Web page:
Countless kids and young adults are trying to change the world. Swedish teen activist, Greta Thunberg, the founder of the Fridays for Future movement, has already inspired many to stand up for their beliefs. Now, the 17-year-old has been nominated for the Nobel peace prize for the second year in a row.
According to the Associated Press, Thunberg was nominated by two Sweedish lawmakers, Jens Holms and Hakan Svenneling, who are both members of Sweden’s Left Party. They said that Thunberg, “has worked hard to make politicians open their eyes to the climate crisis” and “action for reducing our emissions and complying with the Paris Agreement is therefore also an act of making peace.”
In 2018, at age 15, Thunberg sat in front of the Swedish parliament every school day for three weeks to protest the lack of action on the climate crisis. After posting her crusade on Instagram and Twitter she went viral, inspiring fellow students throughout the world to join protests demanding action on climate change.
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Just over a year ago, a quiet and mostly friendless teenager woke up, put on her blue hoodie, and sat by herself for hours in an act of singular defiance. Fourteen months later, she had become the voice of millions, a symbol of a rising global rebellion. The politics of climate action are as entrenched and complex as the phenomenon itself, and @gretathunberg has no magic solution. But she has succeeded in creating a global attitudinal shift, transforming millions of vague, middle-of-the-night anxieties into a worldwide movement calling for urgent change. @gretathunberg is TIME’s 2019 Person of the Year. Read the cover story by @charlottealter, @suyinsays and @justinworland—and watch the full video—at the link in bio. #TIMEPOY Video by @robson.alexandra, @juliamarielull, @arpane and @maxim_arbugaev for TIME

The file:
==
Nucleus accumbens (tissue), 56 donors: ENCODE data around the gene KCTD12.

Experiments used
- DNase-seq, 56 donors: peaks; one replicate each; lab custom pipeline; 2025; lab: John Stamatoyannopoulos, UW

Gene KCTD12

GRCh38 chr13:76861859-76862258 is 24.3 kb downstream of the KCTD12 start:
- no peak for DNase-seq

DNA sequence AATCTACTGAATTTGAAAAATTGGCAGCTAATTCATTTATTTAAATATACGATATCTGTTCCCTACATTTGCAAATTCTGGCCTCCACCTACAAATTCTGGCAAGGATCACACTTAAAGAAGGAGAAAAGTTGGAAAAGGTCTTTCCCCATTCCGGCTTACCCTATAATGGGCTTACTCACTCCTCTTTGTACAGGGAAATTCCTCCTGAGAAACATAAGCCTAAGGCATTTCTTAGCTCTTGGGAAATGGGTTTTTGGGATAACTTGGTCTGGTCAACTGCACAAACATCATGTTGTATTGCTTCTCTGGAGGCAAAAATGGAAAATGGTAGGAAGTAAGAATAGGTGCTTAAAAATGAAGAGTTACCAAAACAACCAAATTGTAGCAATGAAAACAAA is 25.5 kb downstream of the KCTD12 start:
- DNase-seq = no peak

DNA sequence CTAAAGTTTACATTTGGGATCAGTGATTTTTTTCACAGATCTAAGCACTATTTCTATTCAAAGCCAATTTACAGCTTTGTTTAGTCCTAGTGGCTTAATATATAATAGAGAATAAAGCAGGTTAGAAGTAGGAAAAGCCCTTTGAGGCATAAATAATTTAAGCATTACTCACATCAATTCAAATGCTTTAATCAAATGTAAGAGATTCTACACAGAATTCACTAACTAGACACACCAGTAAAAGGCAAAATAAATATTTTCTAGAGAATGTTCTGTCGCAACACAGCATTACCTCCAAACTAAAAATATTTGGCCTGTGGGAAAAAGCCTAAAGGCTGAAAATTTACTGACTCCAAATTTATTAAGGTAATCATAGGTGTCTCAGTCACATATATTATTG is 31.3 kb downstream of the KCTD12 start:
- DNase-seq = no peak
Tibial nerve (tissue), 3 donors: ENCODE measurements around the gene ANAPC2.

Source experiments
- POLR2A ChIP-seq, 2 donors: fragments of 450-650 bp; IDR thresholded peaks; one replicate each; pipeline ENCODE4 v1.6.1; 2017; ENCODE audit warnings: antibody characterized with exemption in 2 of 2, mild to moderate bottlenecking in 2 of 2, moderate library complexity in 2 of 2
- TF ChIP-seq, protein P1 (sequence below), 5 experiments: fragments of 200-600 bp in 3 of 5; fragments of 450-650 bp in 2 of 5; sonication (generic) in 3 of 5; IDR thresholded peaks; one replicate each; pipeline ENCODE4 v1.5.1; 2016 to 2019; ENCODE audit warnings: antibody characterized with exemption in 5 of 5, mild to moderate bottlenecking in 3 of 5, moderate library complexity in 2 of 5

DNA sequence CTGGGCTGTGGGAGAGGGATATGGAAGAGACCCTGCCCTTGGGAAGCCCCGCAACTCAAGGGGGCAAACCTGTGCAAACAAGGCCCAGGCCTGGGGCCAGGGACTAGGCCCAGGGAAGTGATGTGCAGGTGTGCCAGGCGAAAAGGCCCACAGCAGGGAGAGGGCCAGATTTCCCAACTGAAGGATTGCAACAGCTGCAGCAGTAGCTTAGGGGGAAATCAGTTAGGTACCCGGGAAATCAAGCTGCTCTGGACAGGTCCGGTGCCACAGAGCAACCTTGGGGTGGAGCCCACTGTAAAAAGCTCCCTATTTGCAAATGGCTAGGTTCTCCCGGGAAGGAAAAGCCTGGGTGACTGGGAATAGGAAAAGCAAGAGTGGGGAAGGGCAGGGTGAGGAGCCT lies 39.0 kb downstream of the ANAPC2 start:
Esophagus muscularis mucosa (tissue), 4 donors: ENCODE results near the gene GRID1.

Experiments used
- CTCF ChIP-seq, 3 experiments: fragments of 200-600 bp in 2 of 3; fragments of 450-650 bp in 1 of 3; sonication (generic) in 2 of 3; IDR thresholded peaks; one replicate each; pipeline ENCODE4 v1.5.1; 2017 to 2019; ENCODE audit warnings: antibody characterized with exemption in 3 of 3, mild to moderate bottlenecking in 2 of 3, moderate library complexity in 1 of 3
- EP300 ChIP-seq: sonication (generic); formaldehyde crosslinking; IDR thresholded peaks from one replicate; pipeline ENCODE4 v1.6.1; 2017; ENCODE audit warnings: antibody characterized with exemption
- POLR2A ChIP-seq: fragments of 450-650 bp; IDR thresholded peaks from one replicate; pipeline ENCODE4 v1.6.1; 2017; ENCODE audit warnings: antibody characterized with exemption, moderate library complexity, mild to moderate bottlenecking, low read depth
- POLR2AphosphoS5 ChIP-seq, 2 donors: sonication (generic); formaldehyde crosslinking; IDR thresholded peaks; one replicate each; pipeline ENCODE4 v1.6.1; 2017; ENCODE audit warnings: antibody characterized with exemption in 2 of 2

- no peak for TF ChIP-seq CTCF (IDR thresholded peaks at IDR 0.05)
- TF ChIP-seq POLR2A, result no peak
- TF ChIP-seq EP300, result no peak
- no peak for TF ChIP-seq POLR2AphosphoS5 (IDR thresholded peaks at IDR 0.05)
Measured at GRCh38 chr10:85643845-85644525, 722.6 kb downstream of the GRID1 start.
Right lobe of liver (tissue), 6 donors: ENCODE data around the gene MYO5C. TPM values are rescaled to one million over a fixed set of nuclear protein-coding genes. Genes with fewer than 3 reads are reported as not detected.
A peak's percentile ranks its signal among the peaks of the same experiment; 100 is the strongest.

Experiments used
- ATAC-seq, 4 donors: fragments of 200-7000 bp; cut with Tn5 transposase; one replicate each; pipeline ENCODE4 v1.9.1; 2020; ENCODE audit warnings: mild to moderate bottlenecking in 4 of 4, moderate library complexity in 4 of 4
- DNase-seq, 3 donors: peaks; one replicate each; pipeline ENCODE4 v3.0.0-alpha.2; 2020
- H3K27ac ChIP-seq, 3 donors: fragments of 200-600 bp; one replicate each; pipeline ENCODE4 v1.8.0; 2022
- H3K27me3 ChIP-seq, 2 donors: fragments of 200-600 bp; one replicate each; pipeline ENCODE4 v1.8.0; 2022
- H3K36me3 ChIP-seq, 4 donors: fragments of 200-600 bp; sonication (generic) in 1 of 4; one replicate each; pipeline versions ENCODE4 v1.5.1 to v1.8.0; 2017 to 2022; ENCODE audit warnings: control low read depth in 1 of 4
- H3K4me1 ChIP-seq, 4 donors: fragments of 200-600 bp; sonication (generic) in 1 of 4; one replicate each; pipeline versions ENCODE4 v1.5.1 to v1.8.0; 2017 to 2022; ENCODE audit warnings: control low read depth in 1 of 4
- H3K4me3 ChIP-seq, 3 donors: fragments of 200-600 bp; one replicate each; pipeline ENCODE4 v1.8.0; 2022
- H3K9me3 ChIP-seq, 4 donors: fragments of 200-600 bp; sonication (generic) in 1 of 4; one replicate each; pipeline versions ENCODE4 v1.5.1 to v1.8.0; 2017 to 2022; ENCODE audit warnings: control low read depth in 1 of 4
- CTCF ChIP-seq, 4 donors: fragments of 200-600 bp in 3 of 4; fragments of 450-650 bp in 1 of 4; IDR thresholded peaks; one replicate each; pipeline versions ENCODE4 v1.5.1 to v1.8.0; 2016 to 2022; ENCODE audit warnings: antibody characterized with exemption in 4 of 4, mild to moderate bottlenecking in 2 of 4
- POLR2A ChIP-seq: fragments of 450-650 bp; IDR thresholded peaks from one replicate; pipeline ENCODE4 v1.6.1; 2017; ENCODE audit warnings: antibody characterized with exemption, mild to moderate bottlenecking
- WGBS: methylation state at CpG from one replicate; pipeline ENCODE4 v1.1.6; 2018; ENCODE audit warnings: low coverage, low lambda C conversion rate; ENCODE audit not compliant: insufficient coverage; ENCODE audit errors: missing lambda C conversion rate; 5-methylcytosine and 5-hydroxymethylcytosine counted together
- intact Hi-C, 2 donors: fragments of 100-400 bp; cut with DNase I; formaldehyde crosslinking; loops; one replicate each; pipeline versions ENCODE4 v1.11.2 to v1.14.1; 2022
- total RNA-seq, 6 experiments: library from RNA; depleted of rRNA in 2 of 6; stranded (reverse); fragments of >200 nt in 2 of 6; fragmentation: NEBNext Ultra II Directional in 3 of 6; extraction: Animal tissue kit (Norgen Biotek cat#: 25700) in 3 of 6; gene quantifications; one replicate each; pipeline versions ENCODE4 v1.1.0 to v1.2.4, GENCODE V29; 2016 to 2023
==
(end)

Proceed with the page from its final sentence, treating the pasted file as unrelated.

Thunberg was favored to win the award last year, but the prize ultimately went to Ethiopian Prime Minister Abiy Ahmed. If she wins this year, she will join Malala Yousafzai as one of the youngest people to receive a Nobel Peace Prize.
In 2019, Thunberg was named Time magazine’s “Person of the Year,” and was one of four people named as the winners of a Right Livelihood Award, aka the “Alternative Nobel.”
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This was the year the climate crisis went from behind the curtain to center stage, from ambient political noise to squarely on the world's agenda, and no one did more to make that happen than @gretathunberg. Meaningful change rarely happens without the galvanizing force of influential individuals, writes editor-in-chief Edward Felsenthal, and in 2019, the earth's existential crisis found one in Thunberg. For that reason, she is TIME's 2019 Person of the Year. Read more about the #TIMEPOY choice at the link in bio. Photograph by @evgenia_arbugaeva for TIME; Video by @maxim_arbugaev for TIME
The Norwegian Nobel Committee will announce the winner of this year’s 2020 Nobel Peace Prize later in the year.
Featured photo: Greta Thunberg via Instagram